But the moment the witches want to leave him, everything changes. He becomes angry, possessive and obsessive in his efforts to win them back. He even gives Sukie a painful medical condition as punishment. By the end of the film he’s openly cursing women. One scene has him yelling in a church about how women are ungrateful and not to be trusted. His stance on women completely flips, and all it takes to set that off is being dumped.

When everything’s said and done, the film refuses to punish the witches for their actions. The moral of the story seems to be that they never Van Horne in the first place. All they needed was each other; their power is strong with or without a man.

 

The Love Witch

Anna Biller’s The Love Witch is one of the most brilliant horror films to come out in recent yeards and it has already become one of my all-time favorites. The film is an openly feminist tale about a heartbroken young witch (Samantha Robinson) who is looking for love and is always disappointed by what she finds. She devotes her magic to the often confounding goal of finding the right man to love her. Harnessing her sexuality, he entrances men causing them to become obsessed with her.

This is the crux of the plot, but the film isn’t really about men. It’s about the witch, Elaine, and how she tries to heal her emotional wounds with magic. She is a woman who remade herself to become exactly what men wanted, and yet they continue to deny her the love she feels that she deserves. The film is filled with commentary on the confusing nature of male desire within a patriarchal society. Men approach relationships from a place of power and expect women to bend to their various needs, without considering that they may break. Women must be sexy, but respectable. Powerful, but with savviness to lead men to believe that they are in charge.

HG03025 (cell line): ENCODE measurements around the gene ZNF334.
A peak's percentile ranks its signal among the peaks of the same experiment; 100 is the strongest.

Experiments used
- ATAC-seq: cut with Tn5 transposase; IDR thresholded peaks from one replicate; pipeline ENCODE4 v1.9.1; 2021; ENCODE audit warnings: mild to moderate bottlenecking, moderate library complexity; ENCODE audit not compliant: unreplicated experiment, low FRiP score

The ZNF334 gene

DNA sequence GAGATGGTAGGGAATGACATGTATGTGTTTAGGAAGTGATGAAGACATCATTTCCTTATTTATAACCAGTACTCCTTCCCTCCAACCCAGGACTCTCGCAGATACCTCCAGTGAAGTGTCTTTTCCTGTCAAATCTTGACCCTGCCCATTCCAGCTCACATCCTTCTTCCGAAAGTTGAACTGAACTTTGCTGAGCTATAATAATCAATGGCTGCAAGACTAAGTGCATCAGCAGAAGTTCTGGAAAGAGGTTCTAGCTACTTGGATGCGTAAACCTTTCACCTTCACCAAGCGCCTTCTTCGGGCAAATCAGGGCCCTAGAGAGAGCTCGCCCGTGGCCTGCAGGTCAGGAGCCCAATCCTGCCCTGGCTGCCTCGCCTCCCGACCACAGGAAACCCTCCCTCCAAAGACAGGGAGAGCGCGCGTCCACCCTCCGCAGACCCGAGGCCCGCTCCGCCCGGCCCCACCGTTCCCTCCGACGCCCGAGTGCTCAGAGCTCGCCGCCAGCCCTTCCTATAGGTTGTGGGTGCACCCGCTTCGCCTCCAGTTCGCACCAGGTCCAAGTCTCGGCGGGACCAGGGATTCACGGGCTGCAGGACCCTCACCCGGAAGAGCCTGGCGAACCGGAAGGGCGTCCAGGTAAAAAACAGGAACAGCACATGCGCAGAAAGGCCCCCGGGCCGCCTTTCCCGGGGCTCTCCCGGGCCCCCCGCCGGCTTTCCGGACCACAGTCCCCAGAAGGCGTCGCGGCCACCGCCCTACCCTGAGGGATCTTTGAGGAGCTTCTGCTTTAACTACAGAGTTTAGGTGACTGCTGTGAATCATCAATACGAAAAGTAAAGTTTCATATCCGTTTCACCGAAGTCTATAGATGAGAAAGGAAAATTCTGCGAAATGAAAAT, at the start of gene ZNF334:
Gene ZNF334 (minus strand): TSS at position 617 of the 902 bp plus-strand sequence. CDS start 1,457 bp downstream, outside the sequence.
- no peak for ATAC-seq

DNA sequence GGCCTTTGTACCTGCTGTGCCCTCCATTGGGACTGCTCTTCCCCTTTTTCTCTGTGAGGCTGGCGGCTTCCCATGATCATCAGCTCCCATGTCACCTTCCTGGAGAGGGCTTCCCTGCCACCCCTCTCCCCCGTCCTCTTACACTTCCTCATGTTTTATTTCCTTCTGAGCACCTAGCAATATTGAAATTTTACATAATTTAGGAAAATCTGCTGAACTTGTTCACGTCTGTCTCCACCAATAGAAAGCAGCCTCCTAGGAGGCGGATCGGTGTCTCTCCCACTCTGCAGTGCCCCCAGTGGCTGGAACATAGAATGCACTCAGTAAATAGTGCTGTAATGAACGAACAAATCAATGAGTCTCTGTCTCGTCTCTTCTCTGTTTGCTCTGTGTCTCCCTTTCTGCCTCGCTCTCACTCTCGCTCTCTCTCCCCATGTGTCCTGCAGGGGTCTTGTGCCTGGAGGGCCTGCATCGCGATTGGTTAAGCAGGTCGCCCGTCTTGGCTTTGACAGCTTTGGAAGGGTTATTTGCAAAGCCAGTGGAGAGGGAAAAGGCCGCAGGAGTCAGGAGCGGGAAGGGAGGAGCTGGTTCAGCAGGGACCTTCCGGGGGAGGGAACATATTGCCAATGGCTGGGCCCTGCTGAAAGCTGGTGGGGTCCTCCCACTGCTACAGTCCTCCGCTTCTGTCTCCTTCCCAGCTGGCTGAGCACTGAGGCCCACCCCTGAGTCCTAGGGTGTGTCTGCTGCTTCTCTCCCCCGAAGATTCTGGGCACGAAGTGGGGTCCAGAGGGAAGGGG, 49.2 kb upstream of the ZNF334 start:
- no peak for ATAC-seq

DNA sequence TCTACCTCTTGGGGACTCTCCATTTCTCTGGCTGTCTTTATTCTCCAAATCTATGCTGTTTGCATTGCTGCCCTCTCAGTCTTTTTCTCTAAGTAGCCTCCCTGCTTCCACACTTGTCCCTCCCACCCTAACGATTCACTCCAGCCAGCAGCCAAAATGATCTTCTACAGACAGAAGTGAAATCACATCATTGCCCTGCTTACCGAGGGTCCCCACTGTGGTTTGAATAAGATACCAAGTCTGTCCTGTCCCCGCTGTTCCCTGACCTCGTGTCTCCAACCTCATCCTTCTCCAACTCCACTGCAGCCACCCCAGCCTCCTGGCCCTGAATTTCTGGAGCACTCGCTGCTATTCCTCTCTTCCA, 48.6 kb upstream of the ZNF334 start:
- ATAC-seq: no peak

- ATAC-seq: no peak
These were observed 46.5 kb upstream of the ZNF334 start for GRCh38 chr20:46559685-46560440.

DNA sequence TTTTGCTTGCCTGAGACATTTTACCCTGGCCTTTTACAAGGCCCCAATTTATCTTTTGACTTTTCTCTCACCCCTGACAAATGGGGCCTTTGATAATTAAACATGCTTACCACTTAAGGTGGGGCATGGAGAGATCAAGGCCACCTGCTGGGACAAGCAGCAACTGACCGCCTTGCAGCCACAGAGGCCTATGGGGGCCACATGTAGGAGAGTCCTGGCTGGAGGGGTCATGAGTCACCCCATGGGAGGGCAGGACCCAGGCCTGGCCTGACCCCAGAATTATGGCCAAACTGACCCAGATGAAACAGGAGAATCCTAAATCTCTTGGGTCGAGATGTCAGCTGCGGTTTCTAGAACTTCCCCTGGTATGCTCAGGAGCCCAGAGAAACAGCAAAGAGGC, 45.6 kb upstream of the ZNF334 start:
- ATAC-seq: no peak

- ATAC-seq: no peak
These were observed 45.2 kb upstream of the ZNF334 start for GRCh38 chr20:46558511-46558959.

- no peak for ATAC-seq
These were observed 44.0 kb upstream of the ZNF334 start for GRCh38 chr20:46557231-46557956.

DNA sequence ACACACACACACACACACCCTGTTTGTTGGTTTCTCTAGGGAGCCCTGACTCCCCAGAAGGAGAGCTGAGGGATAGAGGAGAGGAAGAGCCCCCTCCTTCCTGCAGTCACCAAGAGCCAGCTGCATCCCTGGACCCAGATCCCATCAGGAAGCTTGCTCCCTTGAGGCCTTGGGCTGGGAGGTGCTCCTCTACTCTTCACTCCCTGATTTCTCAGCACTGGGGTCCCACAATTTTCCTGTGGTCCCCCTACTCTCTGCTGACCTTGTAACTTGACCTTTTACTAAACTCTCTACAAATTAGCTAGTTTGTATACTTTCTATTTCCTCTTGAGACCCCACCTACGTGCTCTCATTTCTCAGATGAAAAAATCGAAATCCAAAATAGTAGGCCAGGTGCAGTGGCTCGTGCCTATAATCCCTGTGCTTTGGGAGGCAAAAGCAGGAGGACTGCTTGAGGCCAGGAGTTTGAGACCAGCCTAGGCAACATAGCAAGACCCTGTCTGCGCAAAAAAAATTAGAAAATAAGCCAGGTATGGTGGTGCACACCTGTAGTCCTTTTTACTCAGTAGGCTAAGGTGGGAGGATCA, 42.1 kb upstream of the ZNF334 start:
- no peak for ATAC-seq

The Love Witch is a film that has a reverence for women and respect for the power of female sexuality. It celebrates femininity, de-fetishizing the female form and celebrating its beauty and eroticism in a natural way. The film is a celebration of femme power and the potential unbridled ferocity of women. Through witchcraft, Elaine is able to control her fate in a male-dominated world that tried to crush her spirit. By uncovering her power, she is able to gain a sense of control, even if she ultimately can’t get everything she wants.

As with The Witches of Eastwick, the film refuses to condemn Elaine for her actions, even as the community around her passes swift judgment. Elaine is where our sympathies lie and her quest for love is seen as justifiable, even when considering her tragedy. Elaine also overcomes a man; the square-jawed alpha-male Griff (Gian Keys) who resists her magical influence. With him, she could have had the love she desired, but it would be at the expense of her spiritual freedom. In the end, Elaine chooses herself and cements herself as one of the most fascinating figures in contemporary horror.